Thursday, July 4, 2019

Can you stack those napkins as high as Carnegie's notes?

Carnegie’s Seller Notes

Happy 4th of July.

I thought I’d help my American friends celebrate Independence Day by relating a story about a famous American industrialist and how he sold his business entirely on a note… well, a whole stack of them.

Andrew Carnegie was born in Scotland and went to the US when he was 12 with his parents. (Barnett is a Scottish name too, FYI)

He was industrious and eventually became an investor, stock promoter and the owner of Carnegie Steel in Pittsburgh.

In 1901, JP Morgan (whose bank still bears his name) decided to roll up all the big American steel companies into one big company.

It was to be called US Steel.

He thought he could cut costs by eliminating duplication and reduce the price to consumers while raising wages and making it nearly impossible for anyone else to get into business.

Maybe it was the inspiration for the game Monopoly?

The sale price of Carnegie Steel was $303,450,000.

That would be USD$7.8 Billion dollars in 2019 money.

By the time of the sale, there were other share holders so Carnegie didn’t receive the entire amount. 

The purchase price for his shares was $225.64 million.

Now, here’s where the story gets interesting and where most people fall asleep or fail to grasp the significance…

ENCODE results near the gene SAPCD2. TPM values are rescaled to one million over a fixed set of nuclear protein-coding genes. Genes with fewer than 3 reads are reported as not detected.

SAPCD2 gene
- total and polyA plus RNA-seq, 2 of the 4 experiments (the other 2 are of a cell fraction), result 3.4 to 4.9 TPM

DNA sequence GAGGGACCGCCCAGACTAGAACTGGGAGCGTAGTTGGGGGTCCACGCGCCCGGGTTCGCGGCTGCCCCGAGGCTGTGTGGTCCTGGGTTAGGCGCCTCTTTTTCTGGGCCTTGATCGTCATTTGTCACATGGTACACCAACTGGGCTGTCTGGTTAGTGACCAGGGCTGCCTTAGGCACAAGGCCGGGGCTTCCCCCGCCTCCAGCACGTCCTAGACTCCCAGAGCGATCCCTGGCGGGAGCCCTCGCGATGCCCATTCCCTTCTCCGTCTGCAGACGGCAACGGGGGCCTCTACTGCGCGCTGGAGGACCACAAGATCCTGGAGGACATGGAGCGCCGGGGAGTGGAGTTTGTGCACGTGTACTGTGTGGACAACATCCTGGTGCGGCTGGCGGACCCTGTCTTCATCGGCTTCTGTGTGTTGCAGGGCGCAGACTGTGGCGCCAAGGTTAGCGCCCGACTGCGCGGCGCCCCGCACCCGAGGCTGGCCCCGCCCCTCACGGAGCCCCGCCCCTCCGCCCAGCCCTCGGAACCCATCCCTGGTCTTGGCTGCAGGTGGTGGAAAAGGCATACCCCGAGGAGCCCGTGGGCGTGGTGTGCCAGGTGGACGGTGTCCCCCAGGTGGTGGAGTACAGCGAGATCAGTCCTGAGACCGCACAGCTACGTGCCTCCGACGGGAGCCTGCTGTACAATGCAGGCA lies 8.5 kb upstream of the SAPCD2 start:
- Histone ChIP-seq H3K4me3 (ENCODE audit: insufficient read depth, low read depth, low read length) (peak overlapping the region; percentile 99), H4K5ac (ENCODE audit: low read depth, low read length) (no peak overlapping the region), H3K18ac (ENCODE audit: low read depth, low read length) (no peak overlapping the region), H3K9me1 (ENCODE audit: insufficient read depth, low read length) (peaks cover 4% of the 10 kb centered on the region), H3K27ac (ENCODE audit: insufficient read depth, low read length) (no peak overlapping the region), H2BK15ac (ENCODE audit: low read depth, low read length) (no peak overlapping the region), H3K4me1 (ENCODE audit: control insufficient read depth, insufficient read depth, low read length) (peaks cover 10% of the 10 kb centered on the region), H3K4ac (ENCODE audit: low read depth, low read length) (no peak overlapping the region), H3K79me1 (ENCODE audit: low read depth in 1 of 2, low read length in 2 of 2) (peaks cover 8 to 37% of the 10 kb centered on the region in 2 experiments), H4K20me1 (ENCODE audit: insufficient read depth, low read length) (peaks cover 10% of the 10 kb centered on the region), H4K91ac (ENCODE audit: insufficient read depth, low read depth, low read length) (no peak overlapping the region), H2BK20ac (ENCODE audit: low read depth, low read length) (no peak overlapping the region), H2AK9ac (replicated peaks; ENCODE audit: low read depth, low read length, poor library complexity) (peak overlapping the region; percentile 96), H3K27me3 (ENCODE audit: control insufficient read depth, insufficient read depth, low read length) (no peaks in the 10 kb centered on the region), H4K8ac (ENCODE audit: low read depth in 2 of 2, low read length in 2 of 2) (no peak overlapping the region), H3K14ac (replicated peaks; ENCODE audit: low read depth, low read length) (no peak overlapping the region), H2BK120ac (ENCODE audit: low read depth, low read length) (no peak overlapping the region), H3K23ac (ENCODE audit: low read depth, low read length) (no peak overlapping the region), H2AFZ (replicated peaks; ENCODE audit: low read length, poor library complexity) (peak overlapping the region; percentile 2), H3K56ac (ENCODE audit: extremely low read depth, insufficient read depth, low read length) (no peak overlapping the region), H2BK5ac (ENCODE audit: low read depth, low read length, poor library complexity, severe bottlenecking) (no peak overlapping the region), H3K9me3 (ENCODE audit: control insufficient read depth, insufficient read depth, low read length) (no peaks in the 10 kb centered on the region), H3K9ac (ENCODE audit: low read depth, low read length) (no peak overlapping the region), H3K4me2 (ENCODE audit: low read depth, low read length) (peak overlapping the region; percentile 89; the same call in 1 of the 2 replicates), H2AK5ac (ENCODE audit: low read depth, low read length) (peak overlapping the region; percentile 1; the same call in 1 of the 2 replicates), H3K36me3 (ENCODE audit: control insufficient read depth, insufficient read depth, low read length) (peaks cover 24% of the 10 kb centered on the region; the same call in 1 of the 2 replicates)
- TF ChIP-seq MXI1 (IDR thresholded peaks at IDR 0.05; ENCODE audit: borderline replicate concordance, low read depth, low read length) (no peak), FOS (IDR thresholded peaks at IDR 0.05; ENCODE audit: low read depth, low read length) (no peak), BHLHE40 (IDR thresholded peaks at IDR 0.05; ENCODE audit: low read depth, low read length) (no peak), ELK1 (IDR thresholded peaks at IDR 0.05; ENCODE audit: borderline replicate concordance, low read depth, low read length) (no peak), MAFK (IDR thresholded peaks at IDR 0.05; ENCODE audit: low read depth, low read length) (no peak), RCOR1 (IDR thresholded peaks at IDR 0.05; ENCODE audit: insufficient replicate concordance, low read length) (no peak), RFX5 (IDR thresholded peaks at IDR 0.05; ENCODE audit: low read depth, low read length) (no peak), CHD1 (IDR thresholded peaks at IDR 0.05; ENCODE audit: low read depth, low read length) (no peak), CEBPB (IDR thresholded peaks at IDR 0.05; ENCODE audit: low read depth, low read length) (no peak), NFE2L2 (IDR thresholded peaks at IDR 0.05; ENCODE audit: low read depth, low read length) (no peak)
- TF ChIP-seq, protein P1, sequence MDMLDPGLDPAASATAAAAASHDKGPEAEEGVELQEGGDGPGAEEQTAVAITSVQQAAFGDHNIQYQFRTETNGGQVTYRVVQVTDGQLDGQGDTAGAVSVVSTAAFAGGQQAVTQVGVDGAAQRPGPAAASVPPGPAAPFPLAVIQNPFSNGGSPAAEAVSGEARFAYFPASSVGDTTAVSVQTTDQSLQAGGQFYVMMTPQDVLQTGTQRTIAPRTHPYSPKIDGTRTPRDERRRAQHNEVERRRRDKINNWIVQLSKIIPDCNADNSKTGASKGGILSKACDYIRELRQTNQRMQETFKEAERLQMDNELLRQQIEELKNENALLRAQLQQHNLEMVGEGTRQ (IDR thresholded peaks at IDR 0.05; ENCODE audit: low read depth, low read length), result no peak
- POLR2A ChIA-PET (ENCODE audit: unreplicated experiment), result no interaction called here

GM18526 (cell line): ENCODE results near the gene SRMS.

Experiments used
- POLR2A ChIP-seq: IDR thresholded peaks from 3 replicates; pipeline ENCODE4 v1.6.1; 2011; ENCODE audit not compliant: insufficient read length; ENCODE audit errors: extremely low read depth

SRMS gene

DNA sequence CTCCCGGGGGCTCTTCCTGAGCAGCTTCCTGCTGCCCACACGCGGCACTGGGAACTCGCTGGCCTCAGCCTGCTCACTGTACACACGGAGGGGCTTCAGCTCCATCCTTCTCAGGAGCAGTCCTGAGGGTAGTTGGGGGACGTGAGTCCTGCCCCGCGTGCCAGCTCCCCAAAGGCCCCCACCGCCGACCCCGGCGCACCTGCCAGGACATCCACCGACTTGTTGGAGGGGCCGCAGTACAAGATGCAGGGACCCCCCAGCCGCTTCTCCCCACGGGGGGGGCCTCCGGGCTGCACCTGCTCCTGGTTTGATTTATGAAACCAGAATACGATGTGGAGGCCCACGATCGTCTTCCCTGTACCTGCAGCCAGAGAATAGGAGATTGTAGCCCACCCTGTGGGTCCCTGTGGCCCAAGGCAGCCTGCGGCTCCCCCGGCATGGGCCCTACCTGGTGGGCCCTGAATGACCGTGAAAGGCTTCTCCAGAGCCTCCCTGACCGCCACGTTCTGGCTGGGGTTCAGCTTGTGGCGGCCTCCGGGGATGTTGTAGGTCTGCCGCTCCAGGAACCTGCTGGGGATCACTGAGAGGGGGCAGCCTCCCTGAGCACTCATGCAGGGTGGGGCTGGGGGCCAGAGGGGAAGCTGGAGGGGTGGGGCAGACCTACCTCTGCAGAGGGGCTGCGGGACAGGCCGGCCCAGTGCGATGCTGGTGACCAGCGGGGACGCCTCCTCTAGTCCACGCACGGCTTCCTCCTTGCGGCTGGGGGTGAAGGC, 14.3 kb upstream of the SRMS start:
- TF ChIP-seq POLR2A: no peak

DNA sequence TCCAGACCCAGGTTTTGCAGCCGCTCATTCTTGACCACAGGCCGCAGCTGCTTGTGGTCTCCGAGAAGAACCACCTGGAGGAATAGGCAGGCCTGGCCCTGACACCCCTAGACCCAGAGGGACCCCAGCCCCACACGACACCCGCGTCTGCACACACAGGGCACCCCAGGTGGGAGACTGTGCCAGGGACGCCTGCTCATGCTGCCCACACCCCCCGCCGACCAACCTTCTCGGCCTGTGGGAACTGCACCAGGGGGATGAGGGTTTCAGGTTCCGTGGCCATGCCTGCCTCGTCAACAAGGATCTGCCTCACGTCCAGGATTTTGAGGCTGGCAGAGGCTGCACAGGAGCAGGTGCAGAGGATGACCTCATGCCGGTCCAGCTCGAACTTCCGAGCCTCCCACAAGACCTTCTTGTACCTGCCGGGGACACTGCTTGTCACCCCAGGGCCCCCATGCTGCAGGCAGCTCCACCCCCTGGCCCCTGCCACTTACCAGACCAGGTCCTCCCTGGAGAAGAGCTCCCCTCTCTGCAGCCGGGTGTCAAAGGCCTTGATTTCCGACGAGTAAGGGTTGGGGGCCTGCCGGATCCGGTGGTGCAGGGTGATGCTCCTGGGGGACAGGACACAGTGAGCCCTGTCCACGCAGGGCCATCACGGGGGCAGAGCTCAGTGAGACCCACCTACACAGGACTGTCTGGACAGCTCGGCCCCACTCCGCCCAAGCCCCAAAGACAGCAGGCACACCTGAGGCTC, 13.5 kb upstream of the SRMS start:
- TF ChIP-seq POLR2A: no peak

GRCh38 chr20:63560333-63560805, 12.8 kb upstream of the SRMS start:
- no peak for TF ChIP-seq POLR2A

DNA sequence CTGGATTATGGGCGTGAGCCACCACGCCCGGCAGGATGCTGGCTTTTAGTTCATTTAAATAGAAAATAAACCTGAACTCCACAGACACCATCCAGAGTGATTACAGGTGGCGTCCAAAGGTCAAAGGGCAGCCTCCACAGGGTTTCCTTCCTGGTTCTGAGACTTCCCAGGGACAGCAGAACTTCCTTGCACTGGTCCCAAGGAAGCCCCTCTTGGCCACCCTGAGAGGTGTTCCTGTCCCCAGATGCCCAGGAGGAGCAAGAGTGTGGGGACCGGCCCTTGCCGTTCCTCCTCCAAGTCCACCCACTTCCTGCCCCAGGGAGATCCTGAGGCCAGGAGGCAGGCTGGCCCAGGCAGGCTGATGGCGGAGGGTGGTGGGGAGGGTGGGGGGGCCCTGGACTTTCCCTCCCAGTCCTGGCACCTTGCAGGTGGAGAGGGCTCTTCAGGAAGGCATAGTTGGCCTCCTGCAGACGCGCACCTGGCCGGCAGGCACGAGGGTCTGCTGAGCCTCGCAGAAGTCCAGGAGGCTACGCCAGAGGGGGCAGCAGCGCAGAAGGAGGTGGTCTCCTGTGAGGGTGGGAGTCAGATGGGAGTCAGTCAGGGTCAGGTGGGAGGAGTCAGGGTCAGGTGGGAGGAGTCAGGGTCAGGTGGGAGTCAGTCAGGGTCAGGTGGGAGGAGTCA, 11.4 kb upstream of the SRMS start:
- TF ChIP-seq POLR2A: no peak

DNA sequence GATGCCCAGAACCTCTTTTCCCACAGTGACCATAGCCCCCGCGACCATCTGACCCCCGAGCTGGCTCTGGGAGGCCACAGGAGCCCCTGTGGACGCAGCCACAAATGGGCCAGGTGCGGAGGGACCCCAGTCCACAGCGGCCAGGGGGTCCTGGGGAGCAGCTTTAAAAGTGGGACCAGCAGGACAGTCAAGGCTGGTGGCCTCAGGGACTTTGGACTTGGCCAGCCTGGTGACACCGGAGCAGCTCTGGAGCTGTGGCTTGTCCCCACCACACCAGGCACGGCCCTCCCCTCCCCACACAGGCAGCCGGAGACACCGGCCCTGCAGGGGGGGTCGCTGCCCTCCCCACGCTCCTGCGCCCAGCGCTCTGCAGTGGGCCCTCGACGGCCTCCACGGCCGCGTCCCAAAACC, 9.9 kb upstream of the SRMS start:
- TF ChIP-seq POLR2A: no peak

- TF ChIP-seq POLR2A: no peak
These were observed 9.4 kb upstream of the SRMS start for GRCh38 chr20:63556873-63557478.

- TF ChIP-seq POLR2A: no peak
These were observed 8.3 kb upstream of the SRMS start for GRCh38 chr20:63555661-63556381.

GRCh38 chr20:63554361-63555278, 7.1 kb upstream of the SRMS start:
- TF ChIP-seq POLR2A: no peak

He was paid entirely in $100,000 5%, 50-year gold bonds.

What does that mean?

It means he financed the entire sale and allowed JP Morgan to write him a cheque for 2.5% of the balance twice each year for 50 years with the original principle amount to be paid in 1951.

That’s a $5,600,000 cheque twice each year. No principle was paid down.

If the buyer failed to make that interest payment, or ‘coupon’ as it was called, they’d have to come up with enough gold to settle the debt.

At $20/oz, that would be 5,000 troy ounces of gold for each piece of paper. (US dollars were fixed to gold back then)

Since it was 1901, of course, all of these paper notes were delivered to the seller. 

Likely, they’d come by train because the bank that Carnegie used to store them had to build a special vault to house the pieces of paper.

That’s a lot of paper!

Carnegie would have been able to sell some of the bonds to diversify his wealth, but the fact remains… he financed the sale of his steel mill and then went on to become a great philanthropist.

Which means three things:
  1. You don’t necessarily need all the money saved up to buy a great business.
  2. It’s easier to be generous if you’ve enjoyed a life of business success.
  3. You can sell your business to someone who doesn’t have all the money if you believe they are the right person with the right plan.
Happy 4th of July.

To learn more about buying a business check out

And to learn about selling your business, visit

Cheers! and don’t stand too close to me when you light those fireworks.


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